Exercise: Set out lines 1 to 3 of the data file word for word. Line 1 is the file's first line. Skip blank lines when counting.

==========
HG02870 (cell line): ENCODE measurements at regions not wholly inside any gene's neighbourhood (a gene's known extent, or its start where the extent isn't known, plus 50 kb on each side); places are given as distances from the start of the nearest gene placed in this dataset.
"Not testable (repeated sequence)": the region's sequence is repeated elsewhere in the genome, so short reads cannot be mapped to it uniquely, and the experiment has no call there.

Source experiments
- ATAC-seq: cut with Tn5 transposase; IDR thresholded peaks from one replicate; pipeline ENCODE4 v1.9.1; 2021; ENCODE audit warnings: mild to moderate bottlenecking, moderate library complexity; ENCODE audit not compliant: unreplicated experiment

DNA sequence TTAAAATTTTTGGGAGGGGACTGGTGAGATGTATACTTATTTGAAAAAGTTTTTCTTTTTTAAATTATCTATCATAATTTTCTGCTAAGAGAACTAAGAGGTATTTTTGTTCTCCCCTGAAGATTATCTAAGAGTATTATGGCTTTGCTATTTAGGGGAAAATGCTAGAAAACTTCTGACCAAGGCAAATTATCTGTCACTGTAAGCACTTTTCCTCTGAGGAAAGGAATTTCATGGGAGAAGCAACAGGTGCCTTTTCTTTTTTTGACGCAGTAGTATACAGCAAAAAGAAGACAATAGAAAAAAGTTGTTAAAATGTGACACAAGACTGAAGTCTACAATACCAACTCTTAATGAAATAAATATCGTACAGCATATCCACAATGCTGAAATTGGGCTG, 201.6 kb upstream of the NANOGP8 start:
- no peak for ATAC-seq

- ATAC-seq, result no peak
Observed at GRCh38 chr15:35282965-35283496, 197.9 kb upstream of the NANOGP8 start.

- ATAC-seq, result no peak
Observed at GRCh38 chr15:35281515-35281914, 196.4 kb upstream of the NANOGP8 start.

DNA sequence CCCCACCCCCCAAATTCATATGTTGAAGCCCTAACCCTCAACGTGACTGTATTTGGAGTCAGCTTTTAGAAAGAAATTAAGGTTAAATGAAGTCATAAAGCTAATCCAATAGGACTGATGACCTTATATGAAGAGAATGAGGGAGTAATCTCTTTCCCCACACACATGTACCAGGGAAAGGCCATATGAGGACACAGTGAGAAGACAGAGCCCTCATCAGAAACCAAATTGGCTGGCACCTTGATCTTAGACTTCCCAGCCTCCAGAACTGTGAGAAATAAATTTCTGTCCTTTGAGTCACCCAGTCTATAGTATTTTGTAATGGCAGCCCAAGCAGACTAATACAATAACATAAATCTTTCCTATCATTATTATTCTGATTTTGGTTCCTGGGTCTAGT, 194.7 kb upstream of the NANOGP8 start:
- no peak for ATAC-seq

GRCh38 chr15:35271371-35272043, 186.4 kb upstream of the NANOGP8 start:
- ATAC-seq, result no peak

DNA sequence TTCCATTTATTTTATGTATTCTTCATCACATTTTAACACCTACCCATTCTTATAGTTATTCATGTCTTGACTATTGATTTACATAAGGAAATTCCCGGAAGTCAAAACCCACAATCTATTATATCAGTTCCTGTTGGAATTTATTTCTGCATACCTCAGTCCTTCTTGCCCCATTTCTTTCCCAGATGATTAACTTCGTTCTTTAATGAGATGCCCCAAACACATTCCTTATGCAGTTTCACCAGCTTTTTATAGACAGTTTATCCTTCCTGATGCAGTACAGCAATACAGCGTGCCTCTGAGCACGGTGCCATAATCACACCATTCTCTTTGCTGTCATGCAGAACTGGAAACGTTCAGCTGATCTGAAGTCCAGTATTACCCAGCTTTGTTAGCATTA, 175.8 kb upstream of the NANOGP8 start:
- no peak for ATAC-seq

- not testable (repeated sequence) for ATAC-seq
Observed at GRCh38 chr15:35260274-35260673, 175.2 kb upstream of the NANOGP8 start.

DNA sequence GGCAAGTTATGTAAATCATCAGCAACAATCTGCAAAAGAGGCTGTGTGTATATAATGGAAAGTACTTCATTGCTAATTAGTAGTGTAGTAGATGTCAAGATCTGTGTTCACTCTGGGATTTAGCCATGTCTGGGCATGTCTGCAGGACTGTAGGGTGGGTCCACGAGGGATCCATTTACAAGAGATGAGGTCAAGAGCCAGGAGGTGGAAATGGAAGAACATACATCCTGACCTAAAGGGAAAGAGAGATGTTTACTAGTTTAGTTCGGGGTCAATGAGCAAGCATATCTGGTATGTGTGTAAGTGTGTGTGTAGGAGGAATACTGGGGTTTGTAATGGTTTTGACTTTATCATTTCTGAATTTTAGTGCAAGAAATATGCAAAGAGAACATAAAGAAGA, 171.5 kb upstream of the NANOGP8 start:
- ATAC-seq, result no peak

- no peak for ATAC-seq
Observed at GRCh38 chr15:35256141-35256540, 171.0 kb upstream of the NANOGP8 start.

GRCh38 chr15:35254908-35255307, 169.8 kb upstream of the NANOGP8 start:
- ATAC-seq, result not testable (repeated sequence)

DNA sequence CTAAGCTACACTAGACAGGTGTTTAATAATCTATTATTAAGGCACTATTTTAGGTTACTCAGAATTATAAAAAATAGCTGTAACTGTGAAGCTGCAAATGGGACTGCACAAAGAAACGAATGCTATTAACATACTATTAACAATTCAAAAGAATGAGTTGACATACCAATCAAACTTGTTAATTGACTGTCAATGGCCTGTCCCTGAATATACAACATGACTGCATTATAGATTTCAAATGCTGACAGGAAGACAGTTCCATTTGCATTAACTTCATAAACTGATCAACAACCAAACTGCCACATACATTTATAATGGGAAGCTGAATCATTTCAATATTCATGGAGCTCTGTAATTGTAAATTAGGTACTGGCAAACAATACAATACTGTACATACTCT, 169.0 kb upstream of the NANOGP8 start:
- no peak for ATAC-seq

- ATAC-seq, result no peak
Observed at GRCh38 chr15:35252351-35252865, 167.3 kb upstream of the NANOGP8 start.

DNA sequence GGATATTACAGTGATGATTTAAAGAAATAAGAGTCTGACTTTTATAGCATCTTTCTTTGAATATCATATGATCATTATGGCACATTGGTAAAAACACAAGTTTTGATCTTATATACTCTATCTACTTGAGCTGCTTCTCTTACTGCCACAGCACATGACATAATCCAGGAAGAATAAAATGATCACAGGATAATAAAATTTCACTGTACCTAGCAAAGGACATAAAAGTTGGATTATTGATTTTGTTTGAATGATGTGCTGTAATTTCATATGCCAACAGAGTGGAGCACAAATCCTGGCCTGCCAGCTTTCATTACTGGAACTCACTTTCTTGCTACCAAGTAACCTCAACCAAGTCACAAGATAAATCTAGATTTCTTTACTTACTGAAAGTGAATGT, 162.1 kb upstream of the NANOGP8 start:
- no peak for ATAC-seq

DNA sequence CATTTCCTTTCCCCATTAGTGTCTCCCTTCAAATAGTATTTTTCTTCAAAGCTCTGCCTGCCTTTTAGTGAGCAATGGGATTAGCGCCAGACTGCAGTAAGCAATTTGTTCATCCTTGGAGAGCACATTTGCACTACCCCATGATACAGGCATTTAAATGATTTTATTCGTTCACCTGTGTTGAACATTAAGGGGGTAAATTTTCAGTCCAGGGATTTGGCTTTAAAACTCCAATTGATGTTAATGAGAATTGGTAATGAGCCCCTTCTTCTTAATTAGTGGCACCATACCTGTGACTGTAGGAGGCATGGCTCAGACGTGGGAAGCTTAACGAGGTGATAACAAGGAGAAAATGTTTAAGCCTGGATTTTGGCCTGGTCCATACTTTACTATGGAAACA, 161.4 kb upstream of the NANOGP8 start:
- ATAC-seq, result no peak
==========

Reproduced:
HG02870 (cell line): ENCODE measurements at regions not wholly inside any gene's neighbourhood (a gene's known extent, or its start where the extent isn't known, plus 50 kb on each side); places are given as distances from the start of the nearest gene placed in this dataset.
"Not testable (repeated sequence)": the region's sequence is repeated elsewhere in the genome, so short reads cannot be mapped to it uniquely, and the experiment has no call there.

Source experiments